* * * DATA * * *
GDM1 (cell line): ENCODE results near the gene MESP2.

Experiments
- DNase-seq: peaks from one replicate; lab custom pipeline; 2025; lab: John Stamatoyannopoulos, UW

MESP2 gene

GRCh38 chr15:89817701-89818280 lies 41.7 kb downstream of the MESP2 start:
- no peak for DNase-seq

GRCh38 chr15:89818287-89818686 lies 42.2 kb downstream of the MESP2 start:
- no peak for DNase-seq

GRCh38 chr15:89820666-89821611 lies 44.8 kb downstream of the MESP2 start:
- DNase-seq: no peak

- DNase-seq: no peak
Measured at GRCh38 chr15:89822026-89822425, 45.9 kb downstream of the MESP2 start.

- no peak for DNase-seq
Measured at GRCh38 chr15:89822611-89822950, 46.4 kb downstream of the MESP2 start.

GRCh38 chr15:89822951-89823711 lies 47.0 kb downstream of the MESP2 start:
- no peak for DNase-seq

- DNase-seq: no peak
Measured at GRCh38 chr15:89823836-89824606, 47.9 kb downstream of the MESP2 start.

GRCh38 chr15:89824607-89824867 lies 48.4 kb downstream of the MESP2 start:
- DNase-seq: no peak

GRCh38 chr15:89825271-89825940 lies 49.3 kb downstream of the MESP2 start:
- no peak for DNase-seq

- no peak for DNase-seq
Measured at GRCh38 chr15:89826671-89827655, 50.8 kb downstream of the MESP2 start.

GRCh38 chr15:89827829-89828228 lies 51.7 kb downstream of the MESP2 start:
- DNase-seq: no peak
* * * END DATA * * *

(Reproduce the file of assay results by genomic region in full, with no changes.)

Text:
GDM1 (cell line): ENCODE results near the gene MESP2.

Experiments
- DNase-seq: peaks from one replicate; lab custom pipeline; 2025; lab: John Stamatoyannopoulos, UW

MESP2 gene

GRCh38 chr15:89817701-89818280 lies 41.7 kb downstream of the MESP2 start:
- no peak for DNase-seq

GRCh38 chr15:89818287-89818686 lies 42.2 kb downstream of the MESP2 start:
- no peak for DNase-seq

GRCh38 chr15:89820666-89821611 lies 44.8 kb downstream of the MESP2 start:
- DNase-seq: no peak

- DNase-seq: no peak
Measured at GRCh38 chr15:89822026-89822425, 45.9 kb downstream of the MESP2 start.

- no peak for DNase-seq
Measured at GRCh38 chr15:89822611-89822950, 46.4 kb downstream of the MESP2 start.

GRCh38 chr15:89822951-89823711 lies 47.0 kb downstream of the MESP2 start:
- no peak for DNase-seq

- DNase-seq: no peak
Measured at GRCh38 chr15:89823836-89824606, 47.9 kb downstream of the MESP2 start.

GRCh38 chr15:89824607-89824867 lies 48.4 kb downstream of the MESP2 start:
- DNase-seq: no peak

GRCh38 chr15:89825271-89825940 lies 49.3 kb downstream of the MESP2 start:
- no peak for DNase-seq

- no peak for DNase-seq
Measured at GRCh38 chr15:89826671-89827655, 50.8 kb downstream of the MESP2 start.

GRCh38 chr15:89827829-89828228 lies 51.7 kb downstream of the MESP2 start:
- DNase-seq: no peak